Mabel Joy – Wish I Was (reissue)

Mabel Joy - Wish I Was (reissue)

Mabel Joy – Wish I Was (reissue)

With hindsight it was perhaps inevitable that this one-off long-player from Mabel Joy got thoroughly lost at the time of its original 1993 release.  Amidst the amplified musical sects of the early-‘90s, a collection of acoustically-driven pop symphonies from a British band in thrall to stately late-‘60s/early-‘70s American singer-songwriters and sharing a belated kinship with ‘80s Antipodean folk-rock leaders, was clearly out of sync with any contemporary NME/Melody Maker-framed scene.  Now in the more open-eared 2013, Wish I Was has a shot at life beyond cult record collectors, with this newly-reissued edition.

Having evolved from The Palace Of Light (a more psychedelically-shaped outfit which released one album in 1987), the core Mabel Joy line-up of Geoff Smith (vocals/guitars), Mark Brend (guitars), Tom Anthony (drums) and Matt Gale (bass, piano, organ and almost everything else) recorded this 12-track debut – and swansong – in 1992 with the expansive but well-measured augmentation of violin, cello and female backing vocals.  Through its ornate yet airy arrangements Wish I Was wears its influences with pride but not pastiche.

With Smith’s plummy croon pushed to the fore throughout and the rest of the group wrapped warmly around him, the highlights spring forth quite easily.  Musically, Tim Buckley’s first three albums are certainly key reference points both indirectly (on the likes of “Words On The Floor” and “Do You Know How To Wonder”) and directly (with a highly-spirited cover of the divine “Buzzin’ Fly”).  Elsewhere, there are sophisticated nods to Scott Walker (“Ship Sets Its Sail” and “Always Late”), post-Byrds Gene Clark (“Best Friend”), early-David Ackles (“Scatterbrain Face”), Treeless Plain-era Triffids (“You Don’t Know”) and The Go-Betweens (“First Train”).  Yet for all the meticulous meshing of inspirations the short-lived Mabel Joy sound is crystallised into its own transcendental form with the soaring string-soaked “Sylvan Road,” which is undoubtedly the most outstanding moment on the album.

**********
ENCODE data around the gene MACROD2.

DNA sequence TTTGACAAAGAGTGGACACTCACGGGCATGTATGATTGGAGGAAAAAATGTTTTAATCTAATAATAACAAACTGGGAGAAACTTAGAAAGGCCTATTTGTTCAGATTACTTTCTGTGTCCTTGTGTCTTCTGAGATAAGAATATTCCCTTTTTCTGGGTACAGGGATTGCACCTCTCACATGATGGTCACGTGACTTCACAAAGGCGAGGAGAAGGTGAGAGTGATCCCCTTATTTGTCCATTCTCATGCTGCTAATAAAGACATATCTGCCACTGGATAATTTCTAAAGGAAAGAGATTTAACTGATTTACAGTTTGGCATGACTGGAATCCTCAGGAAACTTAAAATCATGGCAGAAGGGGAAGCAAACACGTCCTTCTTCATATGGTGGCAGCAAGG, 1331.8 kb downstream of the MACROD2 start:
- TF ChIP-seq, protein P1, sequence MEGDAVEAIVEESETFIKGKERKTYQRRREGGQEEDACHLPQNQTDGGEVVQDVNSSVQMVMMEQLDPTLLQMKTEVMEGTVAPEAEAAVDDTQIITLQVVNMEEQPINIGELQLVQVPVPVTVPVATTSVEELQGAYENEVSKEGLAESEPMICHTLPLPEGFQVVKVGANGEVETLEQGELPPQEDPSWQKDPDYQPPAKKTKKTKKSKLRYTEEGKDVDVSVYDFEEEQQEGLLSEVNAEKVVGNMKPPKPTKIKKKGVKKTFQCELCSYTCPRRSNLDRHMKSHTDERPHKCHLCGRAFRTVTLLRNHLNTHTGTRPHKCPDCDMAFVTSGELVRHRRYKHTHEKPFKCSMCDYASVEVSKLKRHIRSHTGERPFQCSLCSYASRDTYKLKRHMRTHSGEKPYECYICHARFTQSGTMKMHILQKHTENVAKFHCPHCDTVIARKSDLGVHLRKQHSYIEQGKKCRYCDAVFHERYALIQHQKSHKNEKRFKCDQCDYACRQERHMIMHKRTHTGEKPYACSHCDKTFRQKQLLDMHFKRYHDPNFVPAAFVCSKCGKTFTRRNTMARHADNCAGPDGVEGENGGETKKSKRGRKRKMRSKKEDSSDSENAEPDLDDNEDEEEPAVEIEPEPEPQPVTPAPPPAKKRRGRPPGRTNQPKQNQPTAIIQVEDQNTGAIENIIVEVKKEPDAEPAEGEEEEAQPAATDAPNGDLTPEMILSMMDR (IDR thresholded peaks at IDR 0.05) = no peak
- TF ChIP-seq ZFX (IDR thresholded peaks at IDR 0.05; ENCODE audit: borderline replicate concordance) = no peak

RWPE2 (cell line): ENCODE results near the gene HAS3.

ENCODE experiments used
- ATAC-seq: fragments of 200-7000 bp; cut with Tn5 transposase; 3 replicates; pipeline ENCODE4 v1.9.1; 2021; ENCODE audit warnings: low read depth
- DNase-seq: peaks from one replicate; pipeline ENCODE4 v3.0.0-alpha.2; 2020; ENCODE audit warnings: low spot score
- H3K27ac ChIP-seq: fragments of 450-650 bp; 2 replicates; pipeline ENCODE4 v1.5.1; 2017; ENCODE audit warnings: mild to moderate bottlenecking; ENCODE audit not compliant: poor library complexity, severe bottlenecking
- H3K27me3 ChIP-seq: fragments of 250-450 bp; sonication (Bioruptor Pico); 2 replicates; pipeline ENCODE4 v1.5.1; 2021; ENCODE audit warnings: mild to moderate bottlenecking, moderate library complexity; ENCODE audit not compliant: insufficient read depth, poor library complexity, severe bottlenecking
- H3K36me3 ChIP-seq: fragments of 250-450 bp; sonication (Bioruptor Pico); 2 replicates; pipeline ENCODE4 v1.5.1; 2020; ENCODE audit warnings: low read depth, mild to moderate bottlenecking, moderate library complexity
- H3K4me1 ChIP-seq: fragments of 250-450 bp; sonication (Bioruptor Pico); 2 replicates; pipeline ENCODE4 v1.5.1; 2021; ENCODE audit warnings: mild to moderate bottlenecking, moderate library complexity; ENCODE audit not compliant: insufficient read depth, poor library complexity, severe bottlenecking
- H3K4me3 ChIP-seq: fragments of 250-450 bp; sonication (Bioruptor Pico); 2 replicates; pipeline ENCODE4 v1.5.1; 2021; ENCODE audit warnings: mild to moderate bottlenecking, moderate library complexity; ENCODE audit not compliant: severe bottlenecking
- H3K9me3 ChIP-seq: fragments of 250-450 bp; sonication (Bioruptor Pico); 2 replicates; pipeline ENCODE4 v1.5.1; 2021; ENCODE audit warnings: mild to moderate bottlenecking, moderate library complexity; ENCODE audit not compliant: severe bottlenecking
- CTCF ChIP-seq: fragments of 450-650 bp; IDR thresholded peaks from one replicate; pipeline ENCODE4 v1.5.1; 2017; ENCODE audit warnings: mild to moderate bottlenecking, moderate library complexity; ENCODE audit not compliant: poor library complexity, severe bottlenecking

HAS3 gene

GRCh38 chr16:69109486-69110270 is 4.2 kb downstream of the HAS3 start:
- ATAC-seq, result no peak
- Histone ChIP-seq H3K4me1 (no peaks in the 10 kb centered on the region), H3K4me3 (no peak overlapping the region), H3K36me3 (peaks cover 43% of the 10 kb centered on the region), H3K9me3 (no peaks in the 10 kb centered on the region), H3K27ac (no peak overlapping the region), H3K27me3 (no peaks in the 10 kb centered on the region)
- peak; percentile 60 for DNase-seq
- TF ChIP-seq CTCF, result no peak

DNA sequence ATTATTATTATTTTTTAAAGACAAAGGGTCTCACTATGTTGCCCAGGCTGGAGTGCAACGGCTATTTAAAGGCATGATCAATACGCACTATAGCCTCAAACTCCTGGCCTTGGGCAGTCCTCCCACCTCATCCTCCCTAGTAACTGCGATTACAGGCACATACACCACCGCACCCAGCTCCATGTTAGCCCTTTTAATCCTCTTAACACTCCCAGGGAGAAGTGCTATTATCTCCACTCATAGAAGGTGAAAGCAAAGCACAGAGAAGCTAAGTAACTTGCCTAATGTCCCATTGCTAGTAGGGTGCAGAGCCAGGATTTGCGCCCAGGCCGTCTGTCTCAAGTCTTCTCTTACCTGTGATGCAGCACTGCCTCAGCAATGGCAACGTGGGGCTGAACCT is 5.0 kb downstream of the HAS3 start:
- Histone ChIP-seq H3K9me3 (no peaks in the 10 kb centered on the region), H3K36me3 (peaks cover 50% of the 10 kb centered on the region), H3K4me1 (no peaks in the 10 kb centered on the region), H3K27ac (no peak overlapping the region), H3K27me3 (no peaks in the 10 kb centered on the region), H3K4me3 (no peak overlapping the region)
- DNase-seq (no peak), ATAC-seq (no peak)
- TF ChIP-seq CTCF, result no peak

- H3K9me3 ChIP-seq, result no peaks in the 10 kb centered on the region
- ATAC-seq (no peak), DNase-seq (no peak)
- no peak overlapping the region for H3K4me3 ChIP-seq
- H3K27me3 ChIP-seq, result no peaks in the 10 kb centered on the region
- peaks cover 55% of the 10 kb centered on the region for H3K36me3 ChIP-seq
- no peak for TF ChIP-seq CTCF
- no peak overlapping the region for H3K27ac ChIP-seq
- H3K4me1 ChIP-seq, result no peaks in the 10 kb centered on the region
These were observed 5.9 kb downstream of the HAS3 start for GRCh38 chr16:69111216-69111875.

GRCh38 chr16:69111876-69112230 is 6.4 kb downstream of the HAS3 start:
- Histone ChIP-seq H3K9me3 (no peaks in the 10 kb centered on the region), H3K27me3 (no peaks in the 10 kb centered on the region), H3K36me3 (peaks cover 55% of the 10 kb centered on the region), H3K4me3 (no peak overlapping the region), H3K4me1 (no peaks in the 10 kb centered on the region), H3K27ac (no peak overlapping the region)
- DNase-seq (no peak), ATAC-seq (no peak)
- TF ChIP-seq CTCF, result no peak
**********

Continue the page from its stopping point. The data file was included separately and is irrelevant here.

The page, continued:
Perhaps the only real disappointment surrounding Wish I Was is the fact that Mabel Joy didn’t survive long enough to more fully realise the apparent collective potential with a sequel set.  Yet the band’s spirit has indubitably lived on and opened doors, allowing its members to explore other more esoteric ventures together and apart (as Fariña, Ghostwriter and more) as well as making it easier for the likes of The Divine Comedy and The Bitter Springs to properly find their way later into the 1990s and for more recent acts like The Leisure Society to establish a footing.  In short though, this unearthed buried pleasure can be enjoyed both in glorious isolation or used as an insightful cross-referencing tool.

Hanky Panky Records